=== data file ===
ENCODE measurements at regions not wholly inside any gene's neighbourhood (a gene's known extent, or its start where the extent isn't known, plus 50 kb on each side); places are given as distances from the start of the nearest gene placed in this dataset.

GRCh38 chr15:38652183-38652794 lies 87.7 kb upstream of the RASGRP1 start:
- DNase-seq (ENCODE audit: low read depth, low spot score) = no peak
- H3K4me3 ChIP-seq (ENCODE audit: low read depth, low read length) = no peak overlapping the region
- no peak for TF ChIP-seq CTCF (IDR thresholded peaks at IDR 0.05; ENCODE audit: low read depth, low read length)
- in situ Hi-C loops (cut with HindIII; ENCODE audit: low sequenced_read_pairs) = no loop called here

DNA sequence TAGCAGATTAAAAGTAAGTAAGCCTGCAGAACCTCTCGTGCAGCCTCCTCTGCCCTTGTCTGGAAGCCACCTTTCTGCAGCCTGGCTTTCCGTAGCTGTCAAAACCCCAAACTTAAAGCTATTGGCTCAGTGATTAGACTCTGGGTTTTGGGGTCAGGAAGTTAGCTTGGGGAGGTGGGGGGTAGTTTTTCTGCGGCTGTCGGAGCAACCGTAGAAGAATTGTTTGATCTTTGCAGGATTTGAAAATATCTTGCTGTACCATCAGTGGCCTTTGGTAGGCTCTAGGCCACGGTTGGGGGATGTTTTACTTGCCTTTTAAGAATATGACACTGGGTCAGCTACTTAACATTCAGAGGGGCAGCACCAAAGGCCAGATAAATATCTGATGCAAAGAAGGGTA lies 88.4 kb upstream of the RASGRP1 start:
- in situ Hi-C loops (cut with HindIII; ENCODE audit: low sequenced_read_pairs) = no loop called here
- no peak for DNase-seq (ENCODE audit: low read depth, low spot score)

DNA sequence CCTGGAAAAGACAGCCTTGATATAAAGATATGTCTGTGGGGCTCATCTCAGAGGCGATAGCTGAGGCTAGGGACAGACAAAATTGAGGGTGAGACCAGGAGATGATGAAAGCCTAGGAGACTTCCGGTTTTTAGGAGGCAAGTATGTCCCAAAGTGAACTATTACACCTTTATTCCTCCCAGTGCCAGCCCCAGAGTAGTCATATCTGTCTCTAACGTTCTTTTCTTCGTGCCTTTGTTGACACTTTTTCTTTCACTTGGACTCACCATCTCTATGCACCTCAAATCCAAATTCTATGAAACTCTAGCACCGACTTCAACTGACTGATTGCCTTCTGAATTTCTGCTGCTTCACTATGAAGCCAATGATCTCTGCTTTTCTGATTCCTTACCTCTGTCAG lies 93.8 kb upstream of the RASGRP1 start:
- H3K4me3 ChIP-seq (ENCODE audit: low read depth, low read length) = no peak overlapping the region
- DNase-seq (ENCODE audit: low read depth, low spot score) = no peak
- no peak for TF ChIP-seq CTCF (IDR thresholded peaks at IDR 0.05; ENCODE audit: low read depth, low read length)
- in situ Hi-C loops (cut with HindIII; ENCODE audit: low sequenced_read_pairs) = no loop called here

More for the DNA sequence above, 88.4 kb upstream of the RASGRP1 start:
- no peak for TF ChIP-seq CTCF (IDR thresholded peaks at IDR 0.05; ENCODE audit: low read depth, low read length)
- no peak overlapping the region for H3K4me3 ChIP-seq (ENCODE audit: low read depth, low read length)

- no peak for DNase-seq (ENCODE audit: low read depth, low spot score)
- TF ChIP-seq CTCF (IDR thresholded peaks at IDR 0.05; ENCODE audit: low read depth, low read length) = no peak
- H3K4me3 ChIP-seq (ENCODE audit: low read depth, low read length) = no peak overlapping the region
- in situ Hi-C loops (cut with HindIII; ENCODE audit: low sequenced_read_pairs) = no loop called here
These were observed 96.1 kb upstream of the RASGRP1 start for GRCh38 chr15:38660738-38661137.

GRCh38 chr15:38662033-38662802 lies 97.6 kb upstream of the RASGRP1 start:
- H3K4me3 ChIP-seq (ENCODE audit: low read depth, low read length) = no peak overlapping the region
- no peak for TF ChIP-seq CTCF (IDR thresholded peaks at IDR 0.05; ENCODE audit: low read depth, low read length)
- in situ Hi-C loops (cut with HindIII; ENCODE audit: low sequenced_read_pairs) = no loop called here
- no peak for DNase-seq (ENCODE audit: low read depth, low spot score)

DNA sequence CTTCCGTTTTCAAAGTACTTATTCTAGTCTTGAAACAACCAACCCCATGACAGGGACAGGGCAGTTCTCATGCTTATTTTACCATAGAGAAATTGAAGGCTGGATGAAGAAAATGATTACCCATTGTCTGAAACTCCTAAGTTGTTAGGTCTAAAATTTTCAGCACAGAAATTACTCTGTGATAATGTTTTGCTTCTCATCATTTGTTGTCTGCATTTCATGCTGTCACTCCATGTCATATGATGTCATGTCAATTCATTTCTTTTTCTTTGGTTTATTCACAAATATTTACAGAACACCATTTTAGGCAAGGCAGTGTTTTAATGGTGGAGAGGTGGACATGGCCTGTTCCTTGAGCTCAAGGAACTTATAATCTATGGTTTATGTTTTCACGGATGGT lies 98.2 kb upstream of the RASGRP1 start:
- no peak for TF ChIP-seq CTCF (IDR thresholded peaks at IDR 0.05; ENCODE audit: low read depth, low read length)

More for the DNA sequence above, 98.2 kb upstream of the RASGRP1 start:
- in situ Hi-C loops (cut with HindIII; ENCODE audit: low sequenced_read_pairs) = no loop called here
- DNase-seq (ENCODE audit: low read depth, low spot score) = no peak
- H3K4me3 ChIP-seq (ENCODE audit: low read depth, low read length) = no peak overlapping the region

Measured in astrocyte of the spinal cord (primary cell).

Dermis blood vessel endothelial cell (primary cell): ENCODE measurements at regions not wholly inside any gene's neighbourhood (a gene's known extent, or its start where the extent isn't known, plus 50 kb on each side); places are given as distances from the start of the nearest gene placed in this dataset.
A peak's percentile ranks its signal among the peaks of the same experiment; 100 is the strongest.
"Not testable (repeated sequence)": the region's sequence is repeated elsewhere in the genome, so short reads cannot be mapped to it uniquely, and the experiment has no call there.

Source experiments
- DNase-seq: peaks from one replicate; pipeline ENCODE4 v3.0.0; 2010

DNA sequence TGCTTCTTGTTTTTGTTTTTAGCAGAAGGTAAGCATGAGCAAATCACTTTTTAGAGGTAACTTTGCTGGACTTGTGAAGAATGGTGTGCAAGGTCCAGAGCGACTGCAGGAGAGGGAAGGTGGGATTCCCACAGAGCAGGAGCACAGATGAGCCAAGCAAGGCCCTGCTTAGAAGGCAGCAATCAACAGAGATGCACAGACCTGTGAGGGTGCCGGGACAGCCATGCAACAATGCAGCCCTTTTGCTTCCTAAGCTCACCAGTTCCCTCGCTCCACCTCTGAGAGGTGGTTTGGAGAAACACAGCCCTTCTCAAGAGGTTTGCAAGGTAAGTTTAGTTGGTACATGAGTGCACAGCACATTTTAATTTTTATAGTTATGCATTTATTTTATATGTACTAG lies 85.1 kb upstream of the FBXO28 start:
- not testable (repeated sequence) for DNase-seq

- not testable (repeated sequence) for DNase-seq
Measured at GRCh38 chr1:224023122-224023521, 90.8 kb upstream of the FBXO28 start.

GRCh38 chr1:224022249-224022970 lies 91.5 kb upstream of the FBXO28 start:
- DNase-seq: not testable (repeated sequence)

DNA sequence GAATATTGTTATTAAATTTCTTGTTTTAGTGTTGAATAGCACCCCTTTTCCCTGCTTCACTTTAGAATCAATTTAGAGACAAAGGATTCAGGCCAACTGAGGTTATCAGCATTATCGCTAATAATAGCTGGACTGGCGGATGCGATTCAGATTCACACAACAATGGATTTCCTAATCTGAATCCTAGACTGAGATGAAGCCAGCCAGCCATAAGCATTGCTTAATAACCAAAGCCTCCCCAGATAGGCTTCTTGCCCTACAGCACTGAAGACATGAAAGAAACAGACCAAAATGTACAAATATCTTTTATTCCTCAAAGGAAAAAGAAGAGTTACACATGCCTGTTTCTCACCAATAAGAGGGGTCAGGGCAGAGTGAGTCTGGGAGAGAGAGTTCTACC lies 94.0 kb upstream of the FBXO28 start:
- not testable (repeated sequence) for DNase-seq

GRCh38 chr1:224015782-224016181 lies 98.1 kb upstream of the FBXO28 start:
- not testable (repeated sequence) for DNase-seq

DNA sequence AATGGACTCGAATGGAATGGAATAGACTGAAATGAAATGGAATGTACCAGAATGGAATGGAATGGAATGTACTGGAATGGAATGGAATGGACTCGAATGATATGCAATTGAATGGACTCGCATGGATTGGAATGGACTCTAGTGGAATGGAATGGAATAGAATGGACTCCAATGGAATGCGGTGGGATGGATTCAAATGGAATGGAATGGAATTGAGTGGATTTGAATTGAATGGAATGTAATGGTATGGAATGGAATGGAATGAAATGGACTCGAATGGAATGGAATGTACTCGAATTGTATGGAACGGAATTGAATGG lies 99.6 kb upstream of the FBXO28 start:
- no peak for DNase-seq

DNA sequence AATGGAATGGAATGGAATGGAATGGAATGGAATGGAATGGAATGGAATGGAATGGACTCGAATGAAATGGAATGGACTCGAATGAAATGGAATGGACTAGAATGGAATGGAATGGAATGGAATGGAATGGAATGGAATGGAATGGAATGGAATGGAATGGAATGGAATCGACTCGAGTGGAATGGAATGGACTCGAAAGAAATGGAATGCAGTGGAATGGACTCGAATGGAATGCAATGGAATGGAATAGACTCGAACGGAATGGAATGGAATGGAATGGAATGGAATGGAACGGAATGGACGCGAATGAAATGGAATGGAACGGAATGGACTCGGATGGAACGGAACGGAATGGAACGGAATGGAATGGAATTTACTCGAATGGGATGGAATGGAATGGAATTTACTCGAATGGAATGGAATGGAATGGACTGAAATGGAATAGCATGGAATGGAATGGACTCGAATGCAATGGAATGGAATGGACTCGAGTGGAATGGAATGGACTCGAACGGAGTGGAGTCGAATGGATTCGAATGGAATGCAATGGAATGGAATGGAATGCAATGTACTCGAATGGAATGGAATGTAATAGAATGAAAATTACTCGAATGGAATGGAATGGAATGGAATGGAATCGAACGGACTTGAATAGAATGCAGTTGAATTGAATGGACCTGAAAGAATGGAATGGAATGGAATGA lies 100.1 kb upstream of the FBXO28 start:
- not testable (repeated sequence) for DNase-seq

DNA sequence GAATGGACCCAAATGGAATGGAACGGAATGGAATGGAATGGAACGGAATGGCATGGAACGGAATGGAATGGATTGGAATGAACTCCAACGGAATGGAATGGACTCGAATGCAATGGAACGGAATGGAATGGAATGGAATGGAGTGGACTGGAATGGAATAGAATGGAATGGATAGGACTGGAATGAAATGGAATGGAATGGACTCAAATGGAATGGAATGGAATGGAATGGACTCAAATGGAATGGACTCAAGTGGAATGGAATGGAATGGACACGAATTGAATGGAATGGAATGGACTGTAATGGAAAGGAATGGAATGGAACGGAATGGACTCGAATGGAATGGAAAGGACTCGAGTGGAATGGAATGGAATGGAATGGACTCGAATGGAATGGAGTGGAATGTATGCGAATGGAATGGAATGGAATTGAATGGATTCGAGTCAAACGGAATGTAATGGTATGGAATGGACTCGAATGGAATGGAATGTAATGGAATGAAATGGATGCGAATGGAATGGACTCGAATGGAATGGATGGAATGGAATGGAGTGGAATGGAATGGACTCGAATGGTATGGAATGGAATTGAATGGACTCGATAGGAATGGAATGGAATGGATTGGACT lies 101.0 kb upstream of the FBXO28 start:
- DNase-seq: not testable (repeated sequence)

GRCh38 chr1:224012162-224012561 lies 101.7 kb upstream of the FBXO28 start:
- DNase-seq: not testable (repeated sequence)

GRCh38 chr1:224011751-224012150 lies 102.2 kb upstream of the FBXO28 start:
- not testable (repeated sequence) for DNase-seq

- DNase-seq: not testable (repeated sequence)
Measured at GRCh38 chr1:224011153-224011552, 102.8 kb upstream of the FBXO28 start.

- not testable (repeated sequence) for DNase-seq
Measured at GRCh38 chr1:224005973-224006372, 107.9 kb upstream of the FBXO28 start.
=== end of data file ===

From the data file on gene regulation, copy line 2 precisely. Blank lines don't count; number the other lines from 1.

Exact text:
GRCh38 chr15:38652183-38652794 lies 87.7 kb upstream of the RASGRP1 start: